Faculty News and Appearances
faculty and administration
Boston College Law School faculty are used as legal experts and sources by a growing number of reporters and media outlets, both across the country and around the world. This section of the website contains a selection of links to articles where BC Law faculty have been recently quoted.
If you are a member of the media looking to speak with a faculty member, please contact Director of Communications Nate Kenyon (617-552-1184; cell 617-417-6818) for assistance.
Eldo Kim, the then-College undergraduate who was charged last week for allegedly sending emailed bomb threats that temporarily shut down campus last December, reached an “unusual” yet “fair” arrangement in avoiding a trial, law experts said this week.
The U.S. Postal Service granted 49,000 requests by law enforcement to track people’s mail in 2013 under a program that often lacked proper approval, adequate justification and required annual reviews, a recent audit found.
BOSTON —A friend of Boston Marathon bombing suspect Dzhokhar Tsarnaev was found guilty Tuesday of lying to investigators about his actions in the days immediately following the attacks.
(From the Huffington Post)--There is an unspoken rule here in Louisiana: Do not talk about race. The rule should surprise few. After all, race is intermingled with the state's history, institutions, and current policies. We were a slave state. We were a Jim Crow state. Our schools were segregated. Some of our schools are still segregated. Our prisons are disproportionately populated by men of color. The list goes on.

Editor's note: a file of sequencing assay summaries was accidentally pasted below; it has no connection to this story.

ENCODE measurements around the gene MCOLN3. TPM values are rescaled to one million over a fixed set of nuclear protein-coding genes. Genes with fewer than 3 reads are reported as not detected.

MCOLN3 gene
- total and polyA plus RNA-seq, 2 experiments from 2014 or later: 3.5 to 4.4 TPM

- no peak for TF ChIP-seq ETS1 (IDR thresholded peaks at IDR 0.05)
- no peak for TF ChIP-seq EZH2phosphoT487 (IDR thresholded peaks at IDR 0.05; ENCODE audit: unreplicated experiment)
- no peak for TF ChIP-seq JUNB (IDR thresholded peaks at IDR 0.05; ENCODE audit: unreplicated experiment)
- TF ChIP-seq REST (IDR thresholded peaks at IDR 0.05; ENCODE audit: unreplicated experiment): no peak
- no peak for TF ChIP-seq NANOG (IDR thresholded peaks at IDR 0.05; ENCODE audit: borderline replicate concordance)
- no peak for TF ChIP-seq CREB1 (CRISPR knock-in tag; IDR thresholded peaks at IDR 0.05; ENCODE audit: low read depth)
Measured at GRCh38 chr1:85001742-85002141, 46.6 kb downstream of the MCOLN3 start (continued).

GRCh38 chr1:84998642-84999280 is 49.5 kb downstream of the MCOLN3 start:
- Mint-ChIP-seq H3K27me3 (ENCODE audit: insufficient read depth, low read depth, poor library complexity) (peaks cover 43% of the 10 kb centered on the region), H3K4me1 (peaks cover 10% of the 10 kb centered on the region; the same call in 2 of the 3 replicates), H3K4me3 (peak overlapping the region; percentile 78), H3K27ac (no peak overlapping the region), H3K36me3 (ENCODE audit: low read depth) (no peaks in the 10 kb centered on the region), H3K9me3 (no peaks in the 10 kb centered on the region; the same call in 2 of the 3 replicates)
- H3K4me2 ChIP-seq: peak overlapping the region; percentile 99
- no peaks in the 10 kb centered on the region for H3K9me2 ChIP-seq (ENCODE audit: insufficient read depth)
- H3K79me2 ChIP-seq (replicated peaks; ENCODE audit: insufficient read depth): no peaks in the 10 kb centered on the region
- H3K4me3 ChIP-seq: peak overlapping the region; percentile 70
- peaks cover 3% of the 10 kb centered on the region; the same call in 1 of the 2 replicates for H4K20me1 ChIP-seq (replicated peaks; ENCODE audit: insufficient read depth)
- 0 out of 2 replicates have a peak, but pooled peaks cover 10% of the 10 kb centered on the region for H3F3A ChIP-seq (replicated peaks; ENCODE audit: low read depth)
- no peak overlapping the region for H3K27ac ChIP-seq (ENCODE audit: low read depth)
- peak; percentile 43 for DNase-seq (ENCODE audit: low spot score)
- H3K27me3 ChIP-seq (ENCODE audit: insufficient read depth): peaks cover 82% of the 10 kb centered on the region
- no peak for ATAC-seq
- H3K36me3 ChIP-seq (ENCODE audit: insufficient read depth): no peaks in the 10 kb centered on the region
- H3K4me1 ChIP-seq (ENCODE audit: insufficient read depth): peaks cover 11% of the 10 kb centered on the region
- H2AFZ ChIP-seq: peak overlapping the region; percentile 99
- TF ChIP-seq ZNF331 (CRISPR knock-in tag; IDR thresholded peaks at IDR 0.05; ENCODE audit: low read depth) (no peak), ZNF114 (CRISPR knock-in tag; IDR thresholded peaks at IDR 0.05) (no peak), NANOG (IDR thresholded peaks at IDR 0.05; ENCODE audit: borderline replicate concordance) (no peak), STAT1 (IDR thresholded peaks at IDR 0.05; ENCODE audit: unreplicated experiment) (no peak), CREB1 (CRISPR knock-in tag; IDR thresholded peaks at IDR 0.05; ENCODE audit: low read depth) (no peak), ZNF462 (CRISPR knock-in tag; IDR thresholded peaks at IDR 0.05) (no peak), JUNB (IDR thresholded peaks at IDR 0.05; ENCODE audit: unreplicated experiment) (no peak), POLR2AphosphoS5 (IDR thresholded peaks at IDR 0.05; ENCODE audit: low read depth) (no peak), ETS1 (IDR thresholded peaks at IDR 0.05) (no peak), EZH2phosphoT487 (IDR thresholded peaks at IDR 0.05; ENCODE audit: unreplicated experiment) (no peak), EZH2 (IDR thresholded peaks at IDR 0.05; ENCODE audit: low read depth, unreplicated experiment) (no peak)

In 1991, as the United States was emerging from a recession, Edward C. Johnson III, the chairman of Fidelity Investments, introduced what at the time was an unorthodox possibility: What if his company could facilitate charitable donations for its clients? The firm could help people get a tax benefit while making it easier for them to give to charities.
(From Law 360)--MetLife Inc. faces an uphill battle in its challenge to its proposed designation as a systemically important financial institution subject to Federal Reserve oversight, given factors such as the highly deferential standard of review favoring federal regulators, experts say.
Larry Tasney’s duplex in North Quincy could soon be the last house standing on a stretch of Hunt Street that city leaders want to see flattened and turned into a parking lot behind North Quincy High School. Still refusing to sell his home, Tasney remains the last holdout.
The subject of the 31st annual debate was “Be it resolved: Corporations should not be considered people under the U.S. Constitution.”
Converse Inc. sued some of the nation’s biggest retailers and sneaker-makers Tuesday in a legal blitz to defend its iconic and enduringly popular Chuck Taylor shoes against a crowd of purported copycat competitors.
A nationwide study released this week reports that the Twin Cities was one of the areas in the country that saw the largest decline in charitable giving through the recession and early years of economic recovery.